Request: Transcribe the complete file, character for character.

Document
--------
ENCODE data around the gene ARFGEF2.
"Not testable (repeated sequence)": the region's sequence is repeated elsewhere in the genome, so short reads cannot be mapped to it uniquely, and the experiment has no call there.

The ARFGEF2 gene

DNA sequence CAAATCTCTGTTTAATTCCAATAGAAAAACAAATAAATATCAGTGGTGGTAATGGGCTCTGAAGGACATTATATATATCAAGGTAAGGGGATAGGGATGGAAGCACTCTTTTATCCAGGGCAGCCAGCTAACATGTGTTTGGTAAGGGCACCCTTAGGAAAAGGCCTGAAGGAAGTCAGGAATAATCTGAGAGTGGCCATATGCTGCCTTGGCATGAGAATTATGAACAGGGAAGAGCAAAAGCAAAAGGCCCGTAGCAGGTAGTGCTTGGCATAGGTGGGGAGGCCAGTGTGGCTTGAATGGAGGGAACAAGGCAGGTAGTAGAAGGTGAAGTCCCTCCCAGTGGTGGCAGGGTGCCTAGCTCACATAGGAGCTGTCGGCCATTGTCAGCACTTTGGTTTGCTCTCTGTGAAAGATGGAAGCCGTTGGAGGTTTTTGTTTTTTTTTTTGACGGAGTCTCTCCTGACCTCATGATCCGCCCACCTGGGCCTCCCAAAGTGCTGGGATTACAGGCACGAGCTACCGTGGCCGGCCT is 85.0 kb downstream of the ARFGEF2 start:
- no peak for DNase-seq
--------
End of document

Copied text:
ENCODE data around the gene ARFGEF2.
"Not testable (repeated sequence)": the region's sequence is repeated elsewhere in the genome, so short reads cannot be mapped to it uniquely, and the experiment has no call there.

The ARFGEF2 gene

DNA sequence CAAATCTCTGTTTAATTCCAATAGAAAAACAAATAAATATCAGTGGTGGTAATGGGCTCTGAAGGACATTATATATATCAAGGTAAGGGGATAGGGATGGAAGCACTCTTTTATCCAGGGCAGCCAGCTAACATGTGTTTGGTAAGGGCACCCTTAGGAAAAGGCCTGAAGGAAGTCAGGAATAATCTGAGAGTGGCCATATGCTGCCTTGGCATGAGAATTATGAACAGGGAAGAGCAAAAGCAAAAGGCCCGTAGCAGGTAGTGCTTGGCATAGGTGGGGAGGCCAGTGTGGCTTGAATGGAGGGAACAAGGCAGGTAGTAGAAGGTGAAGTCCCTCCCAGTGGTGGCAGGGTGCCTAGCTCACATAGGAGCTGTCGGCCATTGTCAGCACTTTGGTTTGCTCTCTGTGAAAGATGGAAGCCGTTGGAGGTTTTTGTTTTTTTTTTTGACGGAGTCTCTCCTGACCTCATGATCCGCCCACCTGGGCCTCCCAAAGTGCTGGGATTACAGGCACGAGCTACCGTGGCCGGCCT is 85.0 kb downstream of the ARFGEF2 start:
- no peak for DNase-seq